The Richardson Lake Trail is open!


The Richardson Lake Trail, 14N39, is open!

U.S. Forest Service

Eldorado National Forest
100 Forni Road

Placerville, CA  95667



Facebook: www.facebook/EldoradoNF

     image  News Release


Jennifer Chapman, (530) 957-9660

For Immediate Release

Date: August 21, 2015

Upper Richardson Lake Road Now Open
PLACERVILLE, CA – The upper part of the Richardson Lake Road (14N39) on the Pacific Ranger District in the Eldorado National Forest is now open for motorized vehicle use, completing the final phase of corrective work on this route.   
Richardson Lake Road is on the far northeastern end of the forest, and must be accessed through roads leading from the Lake Tahoe area. This 2.65 mile road is used to access Richardson Lake for camping and fishing, and travel to the top of Sourdough Hill to enjoy the scenic vistas, including a good view towards the Rubicon Trail. The route also provides access to the Pacific Crest Trail.  A 4WD vehicle must be used to reach this road.
The first phase of work allowed the Richardson Lake Road to be re-opened up to the Pacific Crest Trail beginning in July 2014.  Recently, improvements to the upper part of the road were completed in which a rolling dip was installed; an existing sediment basin was emptied and enlarged; and rock was placed over areas of bare ground. “These measures will help prevent erosion and protect delicate meadow ecosystems while allowing recreationists to enjoy one of the most popular motorized trails in the forest,” said District Ranger Richard Thornburgh.  
The Richardson Lake Trail (14N39)  was identified as one of 18 routes in the Eldorado National Forest travel system which needed corrections to comply with the environmental protection guidelines in the Sierra Nevada Plan. These routes were closed in 2012 to complete further analysis and make corrections to ensure the hydrologic connectivity of meadows would not be significantly impacted by motorized vehicle use.   
Other routes which have re-opened after meadow protection work was completed are:
  • Barrett Lake 4WD Trail – opened July 23, 2015
  • Woods Spur, 10N01B – opened July 7, 2015
  • Mud Lake section of the Carson Emigrant Trail is now open up to Mud Lake, 17E32, and Allen’s Camp – opened June 2015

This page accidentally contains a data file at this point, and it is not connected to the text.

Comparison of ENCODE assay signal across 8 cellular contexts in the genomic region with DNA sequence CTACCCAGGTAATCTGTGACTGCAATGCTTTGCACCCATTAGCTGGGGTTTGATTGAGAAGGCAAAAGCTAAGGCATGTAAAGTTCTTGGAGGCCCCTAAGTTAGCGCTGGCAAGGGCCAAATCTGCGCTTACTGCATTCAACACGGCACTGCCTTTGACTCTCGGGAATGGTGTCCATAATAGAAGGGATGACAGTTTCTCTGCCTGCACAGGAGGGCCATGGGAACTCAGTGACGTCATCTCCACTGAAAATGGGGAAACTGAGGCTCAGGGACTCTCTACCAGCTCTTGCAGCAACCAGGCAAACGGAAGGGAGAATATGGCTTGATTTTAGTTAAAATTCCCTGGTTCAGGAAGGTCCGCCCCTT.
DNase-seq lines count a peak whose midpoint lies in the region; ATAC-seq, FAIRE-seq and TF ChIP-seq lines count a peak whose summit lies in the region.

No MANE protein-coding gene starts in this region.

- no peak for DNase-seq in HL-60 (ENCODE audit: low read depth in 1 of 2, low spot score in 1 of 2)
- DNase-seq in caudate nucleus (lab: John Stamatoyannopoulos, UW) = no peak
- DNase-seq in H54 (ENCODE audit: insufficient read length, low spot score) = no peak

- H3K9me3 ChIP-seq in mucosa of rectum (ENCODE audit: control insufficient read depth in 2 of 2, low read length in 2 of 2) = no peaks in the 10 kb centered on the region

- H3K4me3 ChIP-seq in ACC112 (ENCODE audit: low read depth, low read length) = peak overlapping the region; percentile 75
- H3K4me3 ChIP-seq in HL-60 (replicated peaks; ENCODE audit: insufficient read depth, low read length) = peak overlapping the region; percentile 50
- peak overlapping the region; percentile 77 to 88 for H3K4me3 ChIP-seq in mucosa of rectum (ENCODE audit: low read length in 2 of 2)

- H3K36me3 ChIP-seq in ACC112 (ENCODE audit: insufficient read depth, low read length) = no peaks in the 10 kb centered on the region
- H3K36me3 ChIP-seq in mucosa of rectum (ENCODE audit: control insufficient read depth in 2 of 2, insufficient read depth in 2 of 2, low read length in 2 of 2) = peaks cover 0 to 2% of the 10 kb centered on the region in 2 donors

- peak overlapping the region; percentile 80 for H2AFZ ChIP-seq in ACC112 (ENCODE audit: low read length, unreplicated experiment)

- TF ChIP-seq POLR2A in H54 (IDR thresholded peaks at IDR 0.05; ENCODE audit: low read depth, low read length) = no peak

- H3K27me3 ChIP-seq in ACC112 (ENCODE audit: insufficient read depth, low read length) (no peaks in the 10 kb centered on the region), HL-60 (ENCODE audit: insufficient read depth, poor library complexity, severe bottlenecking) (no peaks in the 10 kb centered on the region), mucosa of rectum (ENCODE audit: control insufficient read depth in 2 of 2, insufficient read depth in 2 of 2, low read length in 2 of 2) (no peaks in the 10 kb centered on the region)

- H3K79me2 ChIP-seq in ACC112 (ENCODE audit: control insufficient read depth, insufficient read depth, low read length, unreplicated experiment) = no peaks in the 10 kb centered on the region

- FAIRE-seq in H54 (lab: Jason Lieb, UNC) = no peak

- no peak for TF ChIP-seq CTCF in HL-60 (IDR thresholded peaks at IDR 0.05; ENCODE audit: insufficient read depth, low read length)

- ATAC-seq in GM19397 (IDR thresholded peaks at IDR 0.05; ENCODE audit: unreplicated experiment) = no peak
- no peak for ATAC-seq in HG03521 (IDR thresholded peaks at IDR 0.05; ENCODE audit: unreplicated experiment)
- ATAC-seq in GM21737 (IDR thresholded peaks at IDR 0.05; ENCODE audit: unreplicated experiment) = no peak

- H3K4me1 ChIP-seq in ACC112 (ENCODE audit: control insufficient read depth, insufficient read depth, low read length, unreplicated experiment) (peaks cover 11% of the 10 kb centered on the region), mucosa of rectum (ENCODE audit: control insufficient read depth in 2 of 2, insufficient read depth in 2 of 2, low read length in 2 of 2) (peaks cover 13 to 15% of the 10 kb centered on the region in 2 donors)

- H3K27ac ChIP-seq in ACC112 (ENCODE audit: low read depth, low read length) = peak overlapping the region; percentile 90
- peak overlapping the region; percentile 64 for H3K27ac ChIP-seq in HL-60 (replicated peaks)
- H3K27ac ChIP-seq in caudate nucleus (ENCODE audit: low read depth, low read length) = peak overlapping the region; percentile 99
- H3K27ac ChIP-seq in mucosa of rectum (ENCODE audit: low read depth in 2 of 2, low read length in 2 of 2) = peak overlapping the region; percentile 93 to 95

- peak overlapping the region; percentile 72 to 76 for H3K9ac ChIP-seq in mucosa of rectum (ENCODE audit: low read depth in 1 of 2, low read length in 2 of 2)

• 09N08 Stockton Camp Road – opened September 2014
  • 11NY32 47 Mile Road – opened October 2014
  • 16E33 North Shanty Spur – opened November 2014
  • 10N14 Mule Canyon – opened November 2014
  • 10N13 Schneider Camp Road up to the new parking area near the old barn spur road – opened November 2014
For more information about work in progress to re-open additional routes, visit the Travel Management section of the Eldorado National Forest website at    

Major 14N39 trail work by ENF

So, I headed out to the Rubicon to place more carsonite trail markers, and came across a large “Road work ahead” sign at the staging area. I was meeting John Briggs, the Friends of the Rubicon Tahoe side lead. We moved markers at a few of the campsites and later placed markers at the intersection of Forest Road 03 (Barker Pass Road) and 03-04.



After getting our volunteer commitments done, we headed up the Richardson Lake Trail (14N39) to see what was actually going on. We knew that the last ‘meadow’ was scheduled for work but wanted to see for ourselves.

On our way up the Rubicon earlier, we came across a HUGE dump truck. It was a Volvo 725. I believe that means a 25 yard bed. I had earlier asked the size of the hauler (before seeing it) and he said it could do 20 tons. This is a similar machine to the ones Placer used to haul so much material last summer. I think it was the same contractor.


We drove up 14N39 to the Pacific Crest Trail (PCT), where the trail temporarily ends and walked the short distance from there. There we met Tim Merten. He is a Lake Tahoe Basin Management Unit (LTBMU) civil engineer on loan to the Eldorado National Forest (ENF) to deal with the “42 Meadow Route Closures”.

At the ‘meadow’, there was a very large excavator working the section of trail that goes through the ‘meadow’. The plan calls for digging down almost two feet, laying cloth that will prevent the rock from sinking but allow water to pass, placing rip-rap about the size of a football, smaller rock on top of that and finally 3/4 crushed rock as ‘drain rock’. The final product should be able three inches above the grade of the ‘meadow’.



I was told they planned on three weeks to complete the work and I wondered if they were going to place each rock by hand.

What I later learned was the plan also calls for rebuilding twenty five (25) rolling dips along the trail as they work their way out.

With any luck, we’ll be driving to the top of Sourdough by the 20th!